About Me. I am an Assistant Professor in the Department of Statistics at the University of Washington, with an affiliate appointment in the Vaccine and Infectious Disease Division at the Fred Hutchinson Cancer Research Center.
I completed my PhD in biostatistics at UC Berkeley in 2016, under the supervision of Mark van der Laan. My dissertation, titled "Evaluating Optimal Individualized Treatment Rules", was awarded the Extraordinary Student Research Award from the Berkeley Division of Biostatistics and the Eric Lehmann Citation from the Berkeley Department of Statistics. The first three years of my graduate study were supported by the Department of Defense through the National Defense Science and Engineering Graduate (NDSEG) Fellowship. My final year was supported by the Berkeley Fellowship. I received my ScB in Applied Math from Brown University in 2012.
Research. Many of the problems I work on involve estimating quantities arising in causal inference using tools from supervised machine learning. Much of my work has focused on developing methods to obtain inference for quantities arising in precision medicine. These techniques also provide solutions to more general non-regular problems. Additionally, I have worked on higher-order (faster than root-n rate) semiparametric inference problems, developed fast rates for estimators in precision medicine applications, and presented the first two sequentially doubly robust estimators for longitudinal causal effects. I have also worked on automating efficient statistical inference in both restricted and unrestricted models.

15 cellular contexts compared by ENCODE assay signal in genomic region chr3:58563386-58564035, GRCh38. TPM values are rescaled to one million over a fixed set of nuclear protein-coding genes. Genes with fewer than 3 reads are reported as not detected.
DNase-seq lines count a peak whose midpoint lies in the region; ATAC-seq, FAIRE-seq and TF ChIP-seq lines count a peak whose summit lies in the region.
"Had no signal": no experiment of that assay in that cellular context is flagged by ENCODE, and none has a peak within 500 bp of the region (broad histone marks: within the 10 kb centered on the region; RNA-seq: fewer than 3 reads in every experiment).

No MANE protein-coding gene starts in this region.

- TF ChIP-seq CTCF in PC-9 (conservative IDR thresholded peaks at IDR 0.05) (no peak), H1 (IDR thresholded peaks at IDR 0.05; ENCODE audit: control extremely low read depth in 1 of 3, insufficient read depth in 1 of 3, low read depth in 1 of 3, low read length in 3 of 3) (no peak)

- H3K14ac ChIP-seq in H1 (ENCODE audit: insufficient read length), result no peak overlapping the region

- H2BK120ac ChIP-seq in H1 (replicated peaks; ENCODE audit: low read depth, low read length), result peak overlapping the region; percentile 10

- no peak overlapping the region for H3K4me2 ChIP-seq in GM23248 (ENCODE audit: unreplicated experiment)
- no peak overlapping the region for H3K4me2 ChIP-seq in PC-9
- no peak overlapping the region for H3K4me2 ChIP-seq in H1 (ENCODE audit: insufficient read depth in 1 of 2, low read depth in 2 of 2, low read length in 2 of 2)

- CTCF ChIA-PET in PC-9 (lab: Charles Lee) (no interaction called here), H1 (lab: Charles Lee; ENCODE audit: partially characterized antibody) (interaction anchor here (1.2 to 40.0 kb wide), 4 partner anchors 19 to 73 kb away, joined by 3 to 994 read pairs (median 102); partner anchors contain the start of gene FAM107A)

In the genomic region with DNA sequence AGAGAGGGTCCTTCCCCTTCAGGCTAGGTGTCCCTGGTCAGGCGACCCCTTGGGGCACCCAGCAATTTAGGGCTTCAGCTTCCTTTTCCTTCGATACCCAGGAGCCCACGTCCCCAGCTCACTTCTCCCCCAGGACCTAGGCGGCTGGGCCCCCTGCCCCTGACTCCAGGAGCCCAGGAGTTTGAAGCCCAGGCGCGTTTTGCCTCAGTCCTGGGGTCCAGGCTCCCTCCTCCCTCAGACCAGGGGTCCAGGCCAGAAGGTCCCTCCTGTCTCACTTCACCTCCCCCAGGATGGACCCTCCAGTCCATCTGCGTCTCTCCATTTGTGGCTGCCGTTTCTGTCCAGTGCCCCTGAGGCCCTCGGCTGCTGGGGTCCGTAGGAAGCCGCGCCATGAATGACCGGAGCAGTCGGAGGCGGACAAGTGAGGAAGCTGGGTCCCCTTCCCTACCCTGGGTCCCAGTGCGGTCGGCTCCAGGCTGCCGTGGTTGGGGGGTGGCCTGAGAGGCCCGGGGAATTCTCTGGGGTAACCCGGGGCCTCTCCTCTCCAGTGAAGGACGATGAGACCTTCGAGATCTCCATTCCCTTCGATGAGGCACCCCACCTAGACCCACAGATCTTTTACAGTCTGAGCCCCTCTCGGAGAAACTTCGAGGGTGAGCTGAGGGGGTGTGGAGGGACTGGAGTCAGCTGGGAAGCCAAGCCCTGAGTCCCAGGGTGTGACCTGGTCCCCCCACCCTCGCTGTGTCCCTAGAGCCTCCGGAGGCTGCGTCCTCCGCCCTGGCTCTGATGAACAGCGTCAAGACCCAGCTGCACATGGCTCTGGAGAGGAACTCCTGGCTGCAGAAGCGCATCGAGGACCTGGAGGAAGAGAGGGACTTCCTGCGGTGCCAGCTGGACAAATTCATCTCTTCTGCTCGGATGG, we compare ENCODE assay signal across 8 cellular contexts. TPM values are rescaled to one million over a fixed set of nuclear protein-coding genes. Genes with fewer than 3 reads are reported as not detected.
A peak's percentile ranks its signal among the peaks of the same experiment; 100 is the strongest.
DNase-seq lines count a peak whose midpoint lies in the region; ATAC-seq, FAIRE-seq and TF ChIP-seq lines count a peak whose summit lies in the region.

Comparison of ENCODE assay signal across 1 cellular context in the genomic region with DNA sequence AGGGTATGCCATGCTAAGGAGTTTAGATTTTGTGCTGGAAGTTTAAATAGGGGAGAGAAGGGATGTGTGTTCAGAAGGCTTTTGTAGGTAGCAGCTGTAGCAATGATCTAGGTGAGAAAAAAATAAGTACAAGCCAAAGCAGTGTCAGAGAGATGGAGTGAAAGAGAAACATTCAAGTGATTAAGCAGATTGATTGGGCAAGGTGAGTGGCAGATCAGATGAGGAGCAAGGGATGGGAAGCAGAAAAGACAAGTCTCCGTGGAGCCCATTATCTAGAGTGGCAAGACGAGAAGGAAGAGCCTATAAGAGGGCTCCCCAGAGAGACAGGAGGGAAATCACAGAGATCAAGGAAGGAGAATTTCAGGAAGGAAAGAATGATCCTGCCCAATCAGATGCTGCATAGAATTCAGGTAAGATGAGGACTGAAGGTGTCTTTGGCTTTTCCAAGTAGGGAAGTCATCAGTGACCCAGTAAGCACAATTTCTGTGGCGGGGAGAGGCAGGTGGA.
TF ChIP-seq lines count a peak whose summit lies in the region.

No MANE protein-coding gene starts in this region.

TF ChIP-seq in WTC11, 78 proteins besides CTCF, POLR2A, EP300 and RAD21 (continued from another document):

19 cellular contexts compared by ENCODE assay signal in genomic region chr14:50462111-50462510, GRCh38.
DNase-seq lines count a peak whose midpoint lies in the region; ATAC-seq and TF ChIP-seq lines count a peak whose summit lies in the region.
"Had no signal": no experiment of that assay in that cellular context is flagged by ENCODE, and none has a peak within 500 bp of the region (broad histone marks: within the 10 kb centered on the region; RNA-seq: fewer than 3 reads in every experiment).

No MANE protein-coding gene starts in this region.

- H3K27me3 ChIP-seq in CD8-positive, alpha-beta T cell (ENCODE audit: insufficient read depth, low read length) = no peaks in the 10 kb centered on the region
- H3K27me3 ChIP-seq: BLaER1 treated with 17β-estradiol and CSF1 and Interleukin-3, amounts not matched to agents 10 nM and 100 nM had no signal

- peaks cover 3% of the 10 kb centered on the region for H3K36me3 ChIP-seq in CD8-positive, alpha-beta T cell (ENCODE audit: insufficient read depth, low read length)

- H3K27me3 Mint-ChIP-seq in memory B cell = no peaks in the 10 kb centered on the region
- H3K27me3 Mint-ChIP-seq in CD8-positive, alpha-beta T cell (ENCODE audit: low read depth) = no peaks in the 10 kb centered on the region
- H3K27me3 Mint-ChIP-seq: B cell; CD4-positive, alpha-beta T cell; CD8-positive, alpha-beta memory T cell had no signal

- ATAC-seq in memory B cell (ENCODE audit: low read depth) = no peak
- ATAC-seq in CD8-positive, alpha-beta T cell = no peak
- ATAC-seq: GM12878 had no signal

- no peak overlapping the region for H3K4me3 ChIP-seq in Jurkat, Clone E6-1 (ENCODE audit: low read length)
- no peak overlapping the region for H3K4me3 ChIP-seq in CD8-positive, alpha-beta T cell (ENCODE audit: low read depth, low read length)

In another line of work, I have tackled a number of exciting and challenging problems arising in infectious disease research. Much of this work has focused on developing statistically rigorous methods for analyzing data from vaccine efficacy trials. One of these methods provided important insights into the safety profile of the dengue vaccine. I am also a statistician on the Imbokodo HIV vaccine efficacy trial in Southern Africa and the Mosaico HIV vaccine efficacy trial in the Americas and Europe.
Funding. I am grateful to the NIH for support through an NIH Director’s New Innovator Award and through the HIV Vaccine Trials Network Statistical and Data Management Center. I am also grateful to Amazon for their support through an AWS Machine Learning Research Award.